Over-the-counter (OTC) medications to reduce cough as an adjunct to antibiotics for acute pneumonia in children and adults (Review)

Christina Chang, Allen Cheng, Anne Chang

    Research output: Contribution to journalArticle

    Abstract

    Background: Cough is often distressing for patients with pneumonia. Accordingly they often use over-the-counter (OTC) cough medications (mucolytics or cough suppressants). These might provide relief in reducing cough severity, but suppression of the cough mechanism might impede airway clearance and cause harm.

    Objectives: To evaluate the efficacy of OTC cough medications as an adjunct to antibiotics in children and adults with pneumonia.

    Search methods: We searched the Cochrane Central Register of Controlled Trials (CENTRAL) (The Cochrane Library 2011, Issue 3) which contains the Acute Respiratory Infections Group's Specialised Register, MEDLINE (January 1966 to July week 4, 2011), OLDMEDLINE (1950 to 1965), EMBASE (1980 to August 2011), CINAHL (2009 to August 2011), LILACS (2009 to August 2011) and Web of Science (2009 to August 2011).

    Selection criteria:
    Randomised controlled trials (RCTs) in children and adults comparing any type of OTC cough medication with placebo, or control medication, with cough as an outcome and where the cough is secondary to acute pneumonia.

    Data collection and analysis:
    We independently selected trials for inclusion. We extracted data from these studies, assessed them for methodological quality without disagreement and analyzed using standard methods.

    Main results: Four studies with a total of 224 participants were included; one was performed exclusively in children and three in adolescents or adults. One using an antitussive had no extractable pneumonia-specific data. Three different mucolytics (bromhexine, ambroxol, neltenexine) were used in the remaining studies, of which only two had extractable data. They demonstrated no significant difference for the primary outcome of 'not cured or not improved' for mucolytics. A secondary outcome of 'not cured' was reduced (odds ratio (OR) for children 0.36, 95% confidence interval (CI) 0.16 to 0.77; number needed to treat to benefit (NNTB) at day 10 = 5 (95% CI 3 to 16) and OR 0.32 for adults (95% CI 0.13 to 0.75); NNTB at day 10 = 5 (95% CI 3 to 19). In a post hoc analysis combining data for children and adults, again there was no difference in the primary outcome of 'not cured or not improved' (OR 0.85, 95% CI 0.40 to 1.80) although mucolytics reduced the secondary outcome 'not cured' (OR 0.34, 95% CI 0.19 to 0.60; NNTB 4, 95% CI 3 to 8).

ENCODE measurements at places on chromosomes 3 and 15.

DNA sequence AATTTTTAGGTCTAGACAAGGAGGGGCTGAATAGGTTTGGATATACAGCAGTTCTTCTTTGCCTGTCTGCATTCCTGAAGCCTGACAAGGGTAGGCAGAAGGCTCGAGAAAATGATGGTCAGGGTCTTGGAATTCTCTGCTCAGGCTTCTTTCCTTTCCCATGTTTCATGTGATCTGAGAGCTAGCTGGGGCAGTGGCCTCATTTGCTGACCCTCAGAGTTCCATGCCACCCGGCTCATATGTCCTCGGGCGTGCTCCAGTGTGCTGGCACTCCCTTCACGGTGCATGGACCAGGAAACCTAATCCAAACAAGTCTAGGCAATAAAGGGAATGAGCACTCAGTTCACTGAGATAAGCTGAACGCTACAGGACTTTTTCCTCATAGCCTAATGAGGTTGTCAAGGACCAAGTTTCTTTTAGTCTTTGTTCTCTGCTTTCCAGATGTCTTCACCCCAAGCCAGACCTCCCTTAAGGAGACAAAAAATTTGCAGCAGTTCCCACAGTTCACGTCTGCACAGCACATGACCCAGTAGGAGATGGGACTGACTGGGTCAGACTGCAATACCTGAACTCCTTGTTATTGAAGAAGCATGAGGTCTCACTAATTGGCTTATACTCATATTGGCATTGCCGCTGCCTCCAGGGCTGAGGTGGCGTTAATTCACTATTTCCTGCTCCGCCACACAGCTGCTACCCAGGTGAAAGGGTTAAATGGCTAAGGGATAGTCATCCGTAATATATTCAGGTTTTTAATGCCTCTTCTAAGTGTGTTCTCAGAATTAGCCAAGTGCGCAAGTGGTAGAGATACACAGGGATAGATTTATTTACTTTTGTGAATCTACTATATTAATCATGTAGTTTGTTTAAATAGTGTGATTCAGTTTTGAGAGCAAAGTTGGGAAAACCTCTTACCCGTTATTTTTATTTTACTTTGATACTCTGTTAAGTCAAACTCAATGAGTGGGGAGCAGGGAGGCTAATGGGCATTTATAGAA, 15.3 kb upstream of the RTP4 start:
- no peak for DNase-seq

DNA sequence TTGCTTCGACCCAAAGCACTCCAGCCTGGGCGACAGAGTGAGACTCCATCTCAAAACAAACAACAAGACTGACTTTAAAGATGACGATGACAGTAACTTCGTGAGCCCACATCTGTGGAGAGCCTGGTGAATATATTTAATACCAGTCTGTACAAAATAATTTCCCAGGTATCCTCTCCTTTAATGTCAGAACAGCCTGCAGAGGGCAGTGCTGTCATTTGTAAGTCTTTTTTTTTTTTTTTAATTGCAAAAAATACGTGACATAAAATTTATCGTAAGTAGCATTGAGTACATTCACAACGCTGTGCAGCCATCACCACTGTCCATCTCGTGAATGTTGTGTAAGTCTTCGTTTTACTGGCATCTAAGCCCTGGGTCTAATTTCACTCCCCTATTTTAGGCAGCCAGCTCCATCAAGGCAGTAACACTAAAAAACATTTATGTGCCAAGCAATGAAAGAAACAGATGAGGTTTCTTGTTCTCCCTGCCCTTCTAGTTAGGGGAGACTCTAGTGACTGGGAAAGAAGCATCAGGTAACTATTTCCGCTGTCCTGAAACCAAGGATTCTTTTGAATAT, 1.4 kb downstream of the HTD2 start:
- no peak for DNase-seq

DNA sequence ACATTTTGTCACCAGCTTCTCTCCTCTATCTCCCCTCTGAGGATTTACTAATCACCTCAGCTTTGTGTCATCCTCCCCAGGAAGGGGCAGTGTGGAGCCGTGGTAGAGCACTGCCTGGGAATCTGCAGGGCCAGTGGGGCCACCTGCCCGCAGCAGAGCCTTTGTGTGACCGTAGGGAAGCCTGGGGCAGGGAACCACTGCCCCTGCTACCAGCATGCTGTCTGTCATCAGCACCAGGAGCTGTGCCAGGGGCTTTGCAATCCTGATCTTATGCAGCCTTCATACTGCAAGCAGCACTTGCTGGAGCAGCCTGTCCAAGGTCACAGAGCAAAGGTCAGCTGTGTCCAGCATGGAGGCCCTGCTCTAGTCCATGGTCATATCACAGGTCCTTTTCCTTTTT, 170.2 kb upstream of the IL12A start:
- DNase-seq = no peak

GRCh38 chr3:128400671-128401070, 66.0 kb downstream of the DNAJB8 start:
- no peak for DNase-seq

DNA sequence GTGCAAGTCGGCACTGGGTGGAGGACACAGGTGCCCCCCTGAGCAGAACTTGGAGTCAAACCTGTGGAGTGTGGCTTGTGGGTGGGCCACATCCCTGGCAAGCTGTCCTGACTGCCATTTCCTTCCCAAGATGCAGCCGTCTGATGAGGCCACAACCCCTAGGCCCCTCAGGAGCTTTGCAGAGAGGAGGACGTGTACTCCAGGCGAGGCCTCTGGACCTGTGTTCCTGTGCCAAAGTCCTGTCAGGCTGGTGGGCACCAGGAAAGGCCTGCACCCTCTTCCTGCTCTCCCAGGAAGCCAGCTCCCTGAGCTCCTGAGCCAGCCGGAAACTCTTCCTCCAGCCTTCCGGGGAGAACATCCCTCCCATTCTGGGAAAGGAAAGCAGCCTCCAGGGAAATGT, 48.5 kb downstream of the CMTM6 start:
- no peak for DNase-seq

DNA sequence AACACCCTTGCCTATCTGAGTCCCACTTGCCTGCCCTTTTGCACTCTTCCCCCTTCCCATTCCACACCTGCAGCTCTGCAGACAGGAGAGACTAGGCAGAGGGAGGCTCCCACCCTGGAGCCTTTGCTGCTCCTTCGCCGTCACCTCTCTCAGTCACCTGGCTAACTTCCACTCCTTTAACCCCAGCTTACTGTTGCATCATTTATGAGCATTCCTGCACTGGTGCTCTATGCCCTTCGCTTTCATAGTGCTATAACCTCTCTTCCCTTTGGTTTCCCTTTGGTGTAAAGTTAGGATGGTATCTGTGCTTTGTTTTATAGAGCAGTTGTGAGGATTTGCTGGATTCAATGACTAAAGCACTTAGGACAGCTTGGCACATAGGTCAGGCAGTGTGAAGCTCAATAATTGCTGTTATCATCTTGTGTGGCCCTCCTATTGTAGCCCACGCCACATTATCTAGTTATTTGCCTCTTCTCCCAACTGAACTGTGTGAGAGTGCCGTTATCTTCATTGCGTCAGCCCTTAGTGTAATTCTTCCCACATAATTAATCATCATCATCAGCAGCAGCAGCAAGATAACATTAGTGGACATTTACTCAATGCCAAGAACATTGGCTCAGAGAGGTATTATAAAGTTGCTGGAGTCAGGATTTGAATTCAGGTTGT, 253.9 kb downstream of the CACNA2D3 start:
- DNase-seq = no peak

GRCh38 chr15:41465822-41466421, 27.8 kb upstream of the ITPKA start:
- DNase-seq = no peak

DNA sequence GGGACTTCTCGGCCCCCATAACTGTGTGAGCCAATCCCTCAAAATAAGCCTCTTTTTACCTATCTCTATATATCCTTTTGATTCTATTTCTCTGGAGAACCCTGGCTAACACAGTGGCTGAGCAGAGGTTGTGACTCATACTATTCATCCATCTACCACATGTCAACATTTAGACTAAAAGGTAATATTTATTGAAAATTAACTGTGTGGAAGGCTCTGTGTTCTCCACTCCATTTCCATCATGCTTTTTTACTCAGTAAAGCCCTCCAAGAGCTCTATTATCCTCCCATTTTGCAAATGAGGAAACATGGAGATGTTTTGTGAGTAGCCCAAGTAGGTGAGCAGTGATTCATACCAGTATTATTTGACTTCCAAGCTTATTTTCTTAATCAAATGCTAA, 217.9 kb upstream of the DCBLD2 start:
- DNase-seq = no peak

Authors' conclusions:
    There is insufficient evidence to decide whether OTC medications for cough associated with acute pneumonia are beneficial. Mucolytics may be beneficial but there is insufficient evidence to recommend them as an adjunctive treatment for acute pneumonia. This leaves only theoretical recommendations that OTC medications containing codeine and antihistamines should not be used in young children.
    Original languageEnglish
    Article numberCD006088
    Pages (from-to)1-35
    Number of pages35
    JournalCochrane Database of Systematic Reviews
    Volume2012
    Issue number2
    DOIs
    Publication statusPublished - 15 Feb 2012

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